Best pasar malam food in KL

Snack your way through the top night markets in town where the best street food is born and perfected.

These days, apam balik filling might include banana and desiccated coconut. But we still prefer the original – the turnover pancake is sprinkled with chopped peanuts and cooked to a crisp on the griddle. When the sugar starts to caramelise, the apam balik releases an irresistible nutty and sweet aroma.
RM1.20 per piece

Durian purists, don’t turn your nose up at this snack just yet. Ordinarily the king of fruits should be enjoyed on its own, but you can’t go wrong with a little innovation now and then – like, for instance, fried durian in a crispy, delicious batter. The flour coating is just thin enough to produce a golden skin while the fruit stays beautifully creamy inside.
RM 1.20 per piece

The focused vendor fries up cubes of radish in a swift motion, guaranteeing a smoky, greasy finish. Get him to crack an egg into the wok; you won’t regret it.
From RM4

Despite its playful appearance, apam beras is a complex, delicately textured kuih that’s becoming increasingly rare in markets. If you’re packing up a few, top with shredded or desiccated coconut before eating.
RM1 for five

The Malaysian version of fruit salad, consisting of raw mangoes, sengkuang, pineapple, cucumber and papaya, tossed in sweet and salty hae ko (shrimp paste). The owner jazzes up the bite-sized ingredients with chopped peanuts and a prawn cracker. Trust us, one cracker is never enough.
From RM5

Zaidi’s satay stall is where you want to go for sticky, juicy, charred-at-the-wingtips grilled chicken wings. A word of warning, however: the wings have probably been through a dose of food colouring.
RM1 per piece

Korean pancakes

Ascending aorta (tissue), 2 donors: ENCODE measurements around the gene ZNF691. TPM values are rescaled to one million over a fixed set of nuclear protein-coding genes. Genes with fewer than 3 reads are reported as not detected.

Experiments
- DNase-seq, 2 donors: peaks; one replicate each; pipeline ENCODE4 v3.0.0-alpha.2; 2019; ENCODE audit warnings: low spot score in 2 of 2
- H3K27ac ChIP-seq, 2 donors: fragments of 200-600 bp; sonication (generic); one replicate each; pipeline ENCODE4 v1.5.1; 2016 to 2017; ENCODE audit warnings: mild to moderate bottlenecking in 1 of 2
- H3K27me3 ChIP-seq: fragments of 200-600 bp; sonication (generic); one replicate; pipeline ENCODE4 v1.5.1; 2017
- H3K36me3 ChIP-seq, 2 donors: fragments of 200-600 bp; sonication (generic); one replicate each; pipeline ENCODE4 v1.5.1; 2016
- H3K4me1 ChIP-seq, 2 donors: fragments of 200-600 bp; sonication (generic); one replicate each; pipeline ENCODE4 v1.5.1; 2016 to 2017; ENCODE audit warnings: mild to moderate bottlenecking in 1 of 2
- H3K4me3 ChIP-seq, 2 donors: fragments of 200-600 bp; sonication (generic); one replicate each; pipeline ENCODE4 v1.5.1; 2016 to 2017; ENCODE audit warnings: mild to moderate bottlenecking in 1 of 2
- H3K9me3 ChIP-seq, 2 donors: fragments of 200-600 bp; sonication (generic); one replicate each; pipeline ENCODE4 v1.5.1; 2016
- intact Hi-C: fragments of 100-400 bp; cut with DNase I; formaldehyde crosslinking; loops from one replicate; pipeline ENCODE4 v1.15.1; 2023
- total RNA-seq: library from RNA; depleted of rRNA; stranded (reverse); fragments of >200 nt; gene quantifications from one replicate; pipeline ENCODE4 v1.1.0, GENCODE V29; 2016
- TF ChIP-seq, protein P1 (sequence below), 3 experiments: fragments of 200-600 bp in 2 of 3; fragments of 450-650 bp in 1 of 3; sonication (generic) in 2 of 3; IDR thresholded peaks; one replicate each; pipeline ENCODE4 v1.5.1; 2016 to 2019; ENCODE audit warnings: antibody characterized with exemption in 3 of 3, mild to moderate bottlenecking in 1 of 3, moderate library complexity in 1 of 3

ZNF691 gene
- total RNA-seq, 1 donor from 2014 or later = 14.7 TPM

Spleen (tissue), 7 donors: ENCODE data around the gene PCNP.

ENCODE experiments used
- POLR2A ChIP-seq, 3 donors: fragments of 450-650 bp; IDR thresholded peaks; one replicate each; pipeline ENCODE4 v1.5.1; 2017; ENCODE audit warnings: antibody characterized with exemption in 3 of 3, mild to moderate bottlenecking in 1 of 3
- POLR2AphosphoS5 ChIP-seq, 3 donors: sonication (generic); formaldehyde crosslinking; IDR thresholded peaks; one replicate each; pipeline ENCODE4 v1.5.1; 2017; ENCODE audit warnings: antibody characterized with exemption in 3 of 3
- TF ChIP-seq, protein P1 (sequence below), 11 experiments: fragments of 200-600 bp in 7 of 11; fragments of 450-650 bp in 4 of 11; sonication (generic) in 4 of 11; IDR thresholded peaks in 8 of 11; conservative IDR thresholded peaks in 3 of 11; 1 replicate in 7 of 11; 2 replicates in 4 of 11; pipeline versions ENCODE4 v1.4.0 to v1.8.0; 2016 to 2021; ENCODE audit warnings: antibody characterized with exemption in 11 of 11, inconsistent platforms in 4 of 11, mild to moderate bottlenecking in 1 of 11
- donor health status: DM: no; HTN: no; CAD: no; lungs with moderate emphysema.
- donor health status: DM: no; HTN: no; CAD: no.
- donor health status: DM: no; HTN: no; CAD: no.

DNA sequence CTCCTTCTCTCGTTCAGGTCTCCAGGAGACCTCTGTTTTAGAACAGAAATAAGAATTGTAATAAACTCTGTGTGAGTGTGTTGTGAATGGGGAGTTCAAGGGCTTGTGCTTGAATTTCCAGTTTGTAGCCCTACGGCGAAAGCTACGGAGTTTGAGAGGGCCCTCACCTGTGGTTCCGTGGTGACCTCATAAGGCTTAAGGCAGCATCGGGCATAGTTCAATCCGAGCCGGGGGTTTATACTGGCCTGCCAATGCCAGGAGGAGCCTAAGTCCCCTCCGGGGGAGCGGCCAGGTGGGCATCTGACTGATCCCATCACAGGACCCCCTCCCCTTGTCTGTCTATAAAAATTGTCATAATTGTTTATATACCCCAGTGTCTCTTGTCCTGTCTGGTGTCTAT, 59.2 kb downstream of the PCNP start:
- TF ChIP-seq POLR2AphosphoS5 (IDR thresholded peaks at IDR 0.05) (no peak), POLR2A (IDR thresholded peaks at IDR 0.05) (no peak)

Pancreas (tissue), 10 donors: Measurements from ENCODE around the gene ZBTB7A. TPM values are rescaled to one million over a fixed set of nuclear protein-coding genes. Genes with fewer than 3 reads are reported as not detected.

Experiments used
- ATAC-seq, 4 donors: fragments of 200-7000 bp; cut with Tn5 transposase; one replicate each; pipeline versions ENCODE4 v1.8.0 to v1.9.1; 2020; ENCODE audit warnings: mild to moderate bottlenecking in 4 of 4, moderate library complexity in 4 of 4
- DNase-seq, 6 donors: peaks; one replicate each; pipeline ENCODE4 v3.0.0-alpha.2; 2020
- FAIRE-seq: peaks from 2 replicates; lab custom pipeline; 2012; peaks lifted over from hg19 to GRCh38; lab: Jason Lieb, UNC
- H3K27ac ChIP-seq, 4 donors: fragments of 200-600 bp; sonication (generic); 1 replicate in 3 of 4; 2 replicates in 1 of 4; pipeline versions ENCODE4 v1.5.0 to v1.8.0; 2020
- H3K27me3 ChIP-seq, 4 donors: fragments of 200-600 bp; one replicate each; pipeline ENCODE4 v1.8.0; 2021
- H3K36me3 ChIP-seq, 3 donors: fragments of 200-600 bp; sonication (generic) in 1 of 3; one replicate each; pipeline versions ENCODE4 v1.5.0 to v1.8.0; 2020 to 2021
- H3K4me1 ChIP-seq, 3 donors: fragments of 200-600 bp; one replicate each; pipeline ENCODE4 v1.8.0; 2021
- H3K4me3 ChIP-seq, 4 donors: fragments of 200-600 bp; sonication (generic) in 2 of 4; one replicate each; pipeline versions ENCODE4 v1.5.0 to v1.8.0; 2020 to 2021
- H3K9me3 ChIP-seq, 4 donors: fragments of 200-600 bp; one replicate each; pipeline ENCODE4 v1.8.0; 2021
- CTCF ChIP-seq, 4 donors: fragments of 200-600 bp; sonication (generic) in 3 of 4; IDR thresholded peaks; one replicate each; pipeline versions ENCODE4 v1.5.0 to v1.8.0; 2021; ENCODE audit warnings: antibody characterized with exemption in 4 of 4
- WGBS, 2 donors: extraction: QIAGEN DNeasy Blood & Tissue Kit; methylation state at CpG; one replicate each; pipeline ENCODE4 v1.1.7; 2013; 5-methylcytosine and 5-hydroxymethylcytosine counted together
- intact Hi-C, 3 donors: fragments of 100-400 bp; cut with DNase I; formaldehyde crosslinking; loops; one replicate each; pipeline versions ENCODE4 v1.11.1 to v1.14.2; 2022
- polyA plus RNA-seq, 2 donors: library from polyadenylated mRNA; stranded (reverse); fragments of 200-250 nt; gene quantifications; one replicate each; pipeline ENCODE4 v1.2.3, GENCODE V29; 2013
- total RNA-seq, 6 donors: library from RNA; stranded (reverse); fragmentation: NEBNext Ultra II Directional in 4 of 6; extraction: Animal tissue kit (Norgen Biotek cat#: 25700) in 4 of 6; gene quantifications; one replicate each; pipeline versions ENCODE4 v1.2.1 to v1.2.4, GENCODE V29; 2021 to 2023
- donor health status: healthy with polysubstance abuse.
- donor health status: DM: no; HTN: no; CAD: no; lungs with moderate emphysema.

Korean pancake
Shopping Markets and fairs Mont Kiara

Stall no. 63 only specialises in one thing, and that’s Korean pancake. Our favourite is the pleasing sour-spicy kimchi iteration (other flavours include mushroom and yellow bean), which is pan-fried to golden, crispy perfection.
RM4 for one, RM10 for three

Is it Indian? Is it Malay? The ambiguous origins of kuih peneram (or athirasam in India) are ignored at Kak Som’s stall, where batter is rolled out, filled with palm sugar and fried to a puff.
RM1 for ten pieces

Luk luk
Shopping Markets and fairs Cheras

This streetside steamboat’s secret weapon is the chilli and peanut sauce. There’s something about dipping our food in a communal hotpot that we love – the joy of parking our butts on the roadside and gorging on a variety of meat skewers. The experience is even better on a rainy day.
RM1.50 per skewer

Lemon Terrace boasts a formidable catalogue of Korean delicacies, namely gimbab (steamed rice rolls), chapchae (glass noodles) and spicy tteokbokki (rice cakes), but the juicy mandoo (dumplings) are the stall’s star attraction.
RM10 for seven pieces

Oyster mushrooms are dipped in spicy batter and deep-fried till they’re brown, light and crispy. The bustling stall’s trippy sign (S’hroom) will also reel you in.
RM3 per portion

A street snack that’s commonly associated with Taman Connaught pasar malam, the stinky tofu assaults the nose but pleases the palate. You’ll smell it from afar but once you bite into the deep-fried tofu with pickled vegetables, the soft white curd melts on the tongue. Watch out for the sauce that gushes out with every bite.
RM3 for four pieces

The mango sticky rice and pad thai are crowd pleasers, but patrons flock to this perpetually buzzing stall for its wide range of Thai-style meat dishes, curries, noodles and fried rice.
From RM5

Despite the presence of other Japanese treats like inari and edamame, Onipon Japan’s biggest draw is perhaps its fluffy homemade rice balls, which are given experimental new fillings like chilli tuna.
RM4 each